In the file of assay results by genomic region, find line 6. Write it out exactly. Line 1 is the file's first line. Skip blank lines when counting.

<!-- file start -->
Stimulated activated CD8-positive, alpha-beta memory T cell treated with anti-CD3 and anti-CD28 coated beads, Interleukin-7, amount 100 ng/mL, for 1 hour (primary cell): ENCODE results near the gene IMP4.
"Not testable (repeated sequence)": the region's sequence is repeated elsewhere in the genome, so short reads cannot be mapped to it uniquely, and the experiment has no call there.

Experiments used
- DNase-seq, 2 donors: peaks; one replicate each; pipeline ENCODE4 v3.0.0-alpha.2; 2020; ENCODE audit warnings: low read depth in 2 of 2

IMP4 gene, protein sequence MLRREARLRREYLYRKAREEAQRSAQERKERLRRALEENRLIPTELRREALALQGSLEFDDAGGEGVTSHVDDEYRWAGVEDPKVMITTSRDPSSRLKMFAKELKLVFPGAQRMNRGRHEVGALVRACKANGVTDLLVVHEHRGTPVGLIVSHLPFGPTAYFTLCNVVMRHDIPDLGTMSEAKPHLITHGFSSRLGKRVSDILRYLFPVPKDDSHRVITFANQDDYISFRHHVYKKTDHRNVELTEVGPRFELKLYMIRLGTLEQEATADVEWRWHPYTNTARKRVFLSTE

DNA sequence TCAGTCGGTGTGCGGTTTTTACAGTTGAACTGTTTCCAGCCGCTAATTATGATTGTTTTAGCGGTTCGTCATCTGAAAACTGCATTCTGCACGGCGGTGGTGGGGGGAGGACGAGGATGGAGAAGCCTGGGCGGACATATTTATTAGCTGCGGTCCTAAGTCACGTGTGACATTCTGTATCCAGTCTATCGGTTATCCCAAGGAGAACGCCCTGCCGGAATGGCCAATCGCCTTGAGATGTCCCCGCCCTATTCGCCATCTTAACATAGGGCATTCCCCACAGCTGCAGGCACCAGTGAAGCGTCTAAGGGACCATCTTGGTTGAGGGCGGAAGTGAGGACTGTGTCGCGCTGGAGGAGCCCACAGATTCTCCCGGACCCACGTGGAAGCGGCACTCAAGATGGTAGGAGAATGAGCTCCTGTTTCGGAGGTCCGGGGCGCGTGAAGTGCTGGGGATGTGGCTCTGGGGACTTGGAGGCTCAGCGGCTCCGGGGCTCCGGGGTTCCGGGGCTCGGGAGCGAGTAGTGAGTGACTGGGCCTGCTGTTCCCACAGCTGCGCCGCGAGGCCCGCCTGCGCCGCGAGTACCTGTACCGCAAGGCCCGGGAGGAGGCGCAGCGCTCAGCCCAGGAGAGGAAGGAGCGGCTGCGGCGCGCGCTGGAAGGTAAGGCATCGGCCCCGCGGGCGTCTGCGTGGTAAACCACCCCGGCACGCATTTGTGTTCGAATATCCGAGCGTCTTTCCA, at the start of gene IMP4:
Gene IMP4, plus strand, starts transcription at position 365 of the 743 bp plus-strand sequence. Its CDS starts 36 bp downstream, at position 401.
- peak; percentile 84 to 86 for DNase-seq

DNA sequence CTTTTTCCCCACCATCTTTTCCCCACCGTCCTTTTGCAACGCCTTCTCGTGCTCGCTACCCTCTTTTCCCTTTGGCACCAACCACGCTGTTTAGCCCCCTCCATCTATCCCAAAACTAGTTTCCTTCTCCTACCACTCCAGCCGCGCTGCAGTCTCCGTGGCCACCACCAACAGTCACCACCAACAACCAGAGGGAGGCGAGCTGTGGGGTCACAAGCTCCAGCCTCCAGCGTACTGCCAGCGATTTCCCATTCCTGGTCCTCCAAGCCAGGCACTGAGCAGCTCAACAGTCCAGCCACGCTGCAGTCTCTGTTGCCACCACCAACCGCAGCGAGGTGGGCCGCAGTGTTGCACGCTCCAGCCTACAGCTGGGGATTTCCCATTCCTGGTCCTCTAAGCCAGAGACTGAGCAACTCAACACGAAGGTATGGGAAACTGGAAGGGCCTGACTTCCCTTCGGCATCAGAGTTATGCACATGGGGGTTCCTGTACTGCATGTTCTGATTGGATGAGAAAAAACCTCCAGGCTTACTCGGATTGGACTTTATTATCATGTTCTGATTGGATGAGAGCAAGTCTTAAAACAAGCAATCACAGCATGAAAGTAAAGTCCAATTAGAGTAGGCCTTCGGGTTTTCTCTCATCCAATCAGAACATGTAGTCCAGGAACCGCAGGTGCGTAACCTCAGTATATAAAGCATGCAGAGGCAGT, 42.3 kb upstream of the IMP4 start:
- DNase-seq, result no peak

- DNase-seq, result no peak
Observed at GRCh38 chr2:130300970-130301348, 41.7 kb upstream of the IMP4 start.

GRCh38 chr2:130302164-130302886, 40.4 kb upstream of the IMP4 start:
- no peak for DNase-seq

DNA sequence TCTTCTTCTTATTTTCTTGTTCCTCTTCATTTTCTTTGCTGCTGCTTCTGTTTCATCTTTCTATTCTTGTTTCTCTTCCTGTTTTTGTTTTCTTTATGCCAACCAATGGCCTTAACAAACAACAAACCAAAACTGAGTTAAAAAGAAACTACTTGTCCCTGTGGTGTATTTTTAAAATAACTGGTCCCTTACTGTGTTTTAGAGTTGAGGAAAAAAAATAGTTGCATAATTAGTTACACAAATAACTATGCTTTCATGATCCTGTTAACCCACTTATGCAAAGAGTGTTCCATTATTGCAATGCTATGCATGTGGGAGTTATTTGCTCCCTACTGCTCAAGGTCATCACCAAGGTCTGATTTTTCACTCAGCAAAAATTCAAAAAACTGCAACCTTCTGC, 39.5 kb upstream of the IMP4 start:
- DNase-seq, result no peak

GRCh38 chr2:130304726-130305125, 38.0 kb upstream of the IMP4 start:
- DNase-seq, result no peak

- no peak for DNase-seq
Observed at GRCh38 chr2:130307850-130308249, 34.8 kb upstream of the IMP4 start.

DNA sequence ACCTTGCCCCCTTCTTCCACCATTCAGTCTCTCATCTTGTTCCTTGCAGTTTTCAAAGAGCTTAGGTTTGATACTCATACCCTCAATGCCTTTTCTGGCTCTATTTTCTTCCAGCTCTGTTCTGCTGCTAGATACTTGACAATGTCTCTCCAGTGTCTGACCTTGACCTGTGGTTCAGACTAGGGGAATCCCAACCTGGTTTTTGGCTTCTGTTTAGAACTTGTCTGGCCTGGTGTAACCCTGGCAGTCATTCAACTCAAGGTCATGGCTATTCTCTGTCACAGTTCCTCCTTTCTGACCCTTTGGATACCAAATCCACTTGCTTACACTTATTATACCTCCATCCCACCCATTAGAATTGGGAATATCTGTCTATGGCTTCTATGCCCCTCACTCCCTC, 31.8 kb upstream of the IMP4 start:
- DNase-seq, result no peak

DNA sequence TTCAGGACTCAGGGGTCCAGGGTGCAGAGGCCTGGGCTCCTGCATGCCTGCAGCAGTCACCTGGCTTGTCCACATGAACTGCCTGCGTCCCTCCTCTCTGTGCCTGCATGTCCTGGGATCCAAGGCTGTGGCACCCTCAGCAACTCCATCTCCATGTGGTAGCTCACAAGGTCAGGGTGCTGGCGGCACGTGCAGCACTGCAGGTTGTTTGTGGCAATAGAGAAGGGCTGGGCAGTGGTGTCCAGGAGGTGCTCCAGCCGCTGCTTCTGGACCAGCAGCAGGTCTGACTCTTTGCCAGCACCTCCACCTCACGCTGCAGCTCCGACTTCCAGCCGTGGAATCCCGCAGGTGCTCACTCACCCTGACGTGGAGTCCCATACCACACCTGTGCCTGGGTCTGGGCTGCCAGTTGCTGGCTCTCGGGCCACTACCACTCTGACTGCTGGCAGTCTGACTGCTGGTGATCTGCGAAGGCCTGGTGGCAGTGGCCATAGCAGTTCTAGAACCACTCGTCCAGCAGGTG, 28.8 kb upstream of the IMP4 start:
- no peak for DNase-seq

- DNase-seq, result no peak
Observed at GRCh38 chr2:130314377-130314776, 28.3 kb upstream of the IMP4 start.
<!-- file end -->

DNA sequence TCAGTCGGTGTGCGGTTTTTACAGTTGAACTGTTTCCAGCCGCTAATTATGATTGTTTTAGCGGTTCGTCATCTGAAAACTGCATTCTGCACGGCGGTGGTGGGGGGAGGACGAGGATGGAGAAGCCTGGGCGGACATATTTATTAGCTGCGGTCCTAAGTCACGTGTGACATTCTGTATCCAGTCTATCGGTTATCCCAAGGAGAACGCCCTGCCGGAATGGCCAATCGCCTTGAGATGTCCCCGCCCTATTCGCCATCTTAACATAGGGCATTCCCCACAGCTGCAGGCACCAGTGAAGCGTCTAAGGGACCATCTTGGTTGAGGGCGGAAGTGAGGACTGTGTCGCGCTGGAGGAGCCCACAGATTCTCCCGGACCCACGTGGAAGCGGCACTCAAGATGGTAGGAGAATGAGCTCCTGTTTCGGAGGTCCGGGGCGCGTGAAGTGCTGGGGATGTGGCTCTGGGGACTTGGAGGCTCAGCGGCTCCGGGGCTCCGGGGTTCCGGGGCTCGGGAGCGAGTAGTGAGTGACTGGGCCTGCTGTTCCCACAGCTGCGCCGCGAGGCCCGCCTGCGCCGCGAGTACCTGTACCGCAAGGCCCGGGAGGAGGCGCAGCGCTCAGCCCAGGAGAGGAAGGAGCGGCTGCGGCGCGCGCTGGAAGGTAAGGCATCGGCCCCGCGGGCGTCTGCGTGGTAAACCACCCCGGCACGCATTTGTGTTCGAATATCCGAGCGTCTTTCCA, at the start of gene IMP4: